Greenfield shelter leaders ponder impacts of potential funding infusion, stay limit

Greenfield has two emergency shelters, one of which is at the Days Inn on Colrain Road, pictured.

Greenfield has two emergency shelters, one of which is at the Days Inn on Colrain Road, pictured. STAFF FILE PHOTO/PAUL FRANZ

By ANTHONY CAMMALLERI

Staff Writer

Published: 03-12-2024 5:40 PM

Modified: 03-12-2024 6:27 PM


GREENFIELD — Less than a week after the House voted to pass a spending bill allocating $245 million to the state’s emergency shelters and impose a stay limit, Greenfield shelter operators are unsure how the legislation could impact their residents.

The House voted 121-33 to approve the spending bill, which, if passed by the Senate and signed by the governor, would establish a nine-month stay limit for most emergency shelter residents — a drop from the current average stay time of 13 to 14 months. However, the bill allows 12 continuous months of shelter for pregnant women, people with certain disabilities, veterans and people at imminent risk of domestic violence.

Greenfield has two emergency shelters — one at the Days Inn on Colrain Road, which houses 45 families, and another at the Greenfield Family Inn on Federal Street, which houses 16 families. Both sites are operated by ServiceNet, a nonprofit human services agency that provides for those facing homelessness, mental illness, developmental disability and substance abuse.

The Days Inn shelter opened last summer, after Gov. Maura Healey declared a state of emergency following a roughly 80% increase in migrant families seeking shelter in Massachusetts. Marisa Perez, who is overseeing the emergency shelter at the hotel, previously said that the majority of the families living at the Days Inn are Haitian refugees. Others were stationed for a few years in other countries, including Chile and Mexico, before finding their way to the United States. Still other families immigrated from Colombia, Jamaica and Africa, and some are Massachusetts residents.

According to ServiceNet Vice President of Community Relations Amy Timmins, the emergency shelter has not been around long enough to infer whether the bill’s nine-month stay limit would negatively impact its residents.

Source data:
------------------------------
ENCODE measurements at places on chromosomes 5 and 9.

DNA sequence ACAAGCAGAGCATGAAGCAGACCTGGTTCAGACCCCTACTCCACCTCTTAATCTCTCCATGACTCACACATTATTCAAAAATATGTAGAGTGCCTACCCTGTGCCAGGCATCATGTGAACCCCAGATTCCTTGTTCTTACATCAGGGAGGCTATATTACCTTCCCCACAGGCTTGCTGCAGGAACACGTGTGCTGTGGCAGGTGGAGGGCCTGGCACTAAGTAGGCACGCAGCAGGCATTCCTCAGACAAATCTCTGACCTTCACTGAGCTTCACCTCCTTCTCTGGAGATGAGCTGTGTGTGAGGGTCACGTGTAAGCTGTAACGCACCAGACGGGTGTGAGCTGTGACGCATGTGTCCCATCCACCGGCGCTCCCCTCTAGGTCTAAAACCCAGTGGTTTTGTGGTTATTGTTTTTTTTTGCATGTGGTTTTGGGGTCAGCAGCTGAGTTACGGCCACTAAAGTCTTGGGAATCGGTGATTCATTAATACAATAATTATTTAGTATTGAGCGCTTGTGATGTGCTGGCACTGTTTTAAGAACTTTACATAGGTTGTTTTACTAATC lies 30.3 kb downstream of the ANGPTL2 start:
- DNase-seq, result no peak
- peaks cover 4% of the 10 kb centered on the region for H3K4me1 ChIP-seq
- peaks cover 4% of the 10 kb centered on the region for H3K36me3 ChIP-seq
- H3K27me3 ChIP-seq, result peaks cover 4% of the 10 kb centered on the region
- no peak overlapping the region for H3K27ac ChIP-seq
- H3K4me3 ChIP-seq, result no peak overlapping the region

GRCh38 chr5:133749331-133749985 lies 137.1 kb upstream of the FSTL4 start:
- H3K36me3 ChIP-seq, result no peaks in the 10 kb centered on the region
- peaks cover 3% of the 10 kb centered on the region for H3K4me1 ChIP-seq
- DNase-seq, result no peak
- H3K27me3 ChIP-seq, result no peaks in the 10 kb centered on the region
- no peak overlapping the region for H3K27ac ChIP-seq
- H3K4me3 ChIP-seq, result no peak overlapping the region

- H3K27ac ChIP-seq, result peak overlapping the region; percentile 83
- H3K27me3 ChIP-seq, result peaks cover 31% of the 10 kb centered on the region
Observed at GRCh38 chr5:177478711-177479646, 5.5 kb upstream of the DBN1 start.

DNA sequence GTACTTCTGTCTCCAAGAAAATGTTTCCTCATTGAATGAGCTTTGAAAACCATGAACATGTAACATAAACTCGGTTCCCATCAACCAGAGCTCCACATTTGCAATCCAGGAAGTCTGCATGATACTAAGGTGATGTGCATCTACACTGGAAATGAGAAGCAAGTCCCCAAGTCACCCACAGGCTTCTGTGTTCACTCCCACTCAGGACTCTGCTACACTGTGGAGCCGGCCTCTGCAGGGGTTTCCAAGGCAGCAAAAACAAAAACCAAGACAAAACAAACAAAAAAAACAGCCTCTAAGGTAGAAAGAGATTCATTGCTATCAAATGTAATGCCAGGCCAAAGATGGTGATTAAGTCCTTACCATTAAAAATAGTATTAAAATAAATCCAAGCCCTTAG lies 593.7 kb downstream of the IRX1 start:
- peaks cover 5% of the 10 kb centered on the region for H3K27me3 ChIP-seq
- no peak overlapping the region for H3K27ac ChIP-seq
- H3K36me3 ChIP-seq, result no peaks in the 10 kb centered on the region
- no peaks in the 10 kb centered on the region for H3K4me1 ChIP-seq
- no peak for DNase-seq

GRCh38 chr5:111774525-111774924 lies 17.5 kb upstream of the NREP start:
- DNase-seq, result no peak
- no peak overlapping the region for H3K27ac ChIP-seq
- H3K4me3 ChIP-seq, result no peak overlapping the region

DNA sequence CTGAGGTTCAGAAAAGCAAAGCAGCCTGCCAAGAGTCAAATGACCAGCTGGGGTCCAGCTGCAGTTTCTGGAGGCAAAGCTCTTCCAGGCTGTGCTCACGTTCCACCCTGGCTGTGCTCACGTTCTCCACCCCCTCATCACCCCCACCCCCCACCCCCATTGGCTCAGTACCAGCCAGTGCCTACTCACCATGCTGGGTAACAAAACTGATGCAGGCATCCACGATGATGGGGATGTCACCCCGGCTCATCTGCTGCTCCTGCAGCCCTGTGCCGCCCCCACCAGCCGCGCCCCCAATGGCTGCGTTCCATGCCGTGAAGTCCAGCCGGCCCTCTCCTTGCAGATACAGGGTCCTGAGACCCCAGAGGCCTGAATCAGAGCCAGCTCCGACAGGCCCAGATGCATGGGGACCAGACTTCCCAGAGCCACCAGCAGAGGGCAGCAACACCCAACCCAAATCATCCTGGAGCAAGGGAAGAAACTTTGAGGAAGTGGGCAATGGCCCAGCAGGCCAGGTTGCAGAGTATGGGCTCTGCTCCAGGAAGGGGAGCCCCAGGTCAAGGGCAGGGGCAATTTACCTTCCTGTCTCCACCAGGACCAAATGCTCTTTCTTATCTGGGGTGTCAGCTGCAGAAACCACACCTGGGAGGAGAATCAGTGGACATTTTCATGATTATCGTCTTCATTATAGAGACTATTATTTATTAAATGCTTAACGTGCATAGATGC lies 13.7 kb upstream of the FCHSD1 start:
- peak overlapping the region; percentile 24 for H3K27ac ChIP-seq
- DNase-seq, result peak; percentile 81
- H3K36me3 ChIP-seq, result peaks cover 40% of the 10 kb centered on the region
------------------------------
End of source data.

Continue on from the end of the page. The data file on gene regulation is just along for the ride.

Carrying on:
Still, Timmins said the city’s shelter system would benefit greatly from state-subsidized affordable housing.

“We’re simply waiting to see what the impact of this bill might be if it’s passed,” Timmins said. “We look forward to learning more about strategies the state may have for affordable housing, because that’s the challenge on the other end — finding affordable homes for people to move into when they leave the shelter.”

The bill also permits shelters to extend stays by three months for residents who are employed or enrolled in a job training program and allows the Healey administration to create a re-application process for residents after they have exceeded the limits of their stays.

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A change the House embraced during debate sets parameters on how families could lose access to shelter. The amendment, filed by Second Assistant Majority Leader Frank Moran, would require each resident to receive at least 90 days notice before termination of their benefits and bars the state from pushing more than 150 families out of the program per week.

Timmins said that while the needs of emergency shelter residents vary from family to family, ServiceNet aims to helps them to obtain the skills and credentials so they can move out of shelter housing.

“The needs are so varied, it’s not a one-size-fits-all in this. Sometimes people need to get into a particular job training program, but other times they may need to be enrolled in language classes. Other times, it may be finding child care. There can be any number of different supports that residents need to really get to work and get into permanent housing,” Timmins said. “The focus of our work from the start, when people first come in, is to help families secure the support and the documents and the resources that they need to move out of shelter. … That may mean getting a driver’s license or ID or a Social Security number card.”

Massachusetts — the only state in the country that guarantees emergency shelter services to some families and pregnant women — hit a record number of families in the shelter system months ago. The spike prompted Healey to impose a capacity limit of 7,500 families in the fall, leaving 783 eligible families on a wait list as of last week.

If the Senate and Healey agree with the House’s proposed $245 million, the year-to-date total appropriation for emergency family shelters would rise to $820 million, more than four times as much as the state made available for the system in fiscal year 2021. In the Senate, top Democrats have yet to give a clear indication of whether they support limiting how long families can stay in the shelters.

ServiceNet currently receives funding from the Executive Office of Housing and Livable Communities. Timmins said she does not know how the $245 million in funding will affect the city’s shelters if passed, but she plans to “keep on keeping on” with the city’s regular shelter services.

Anthony Cammalleri can be reached at acammalleri@recorder.com or 413-930-4429. Information from State House News Service was used in this article.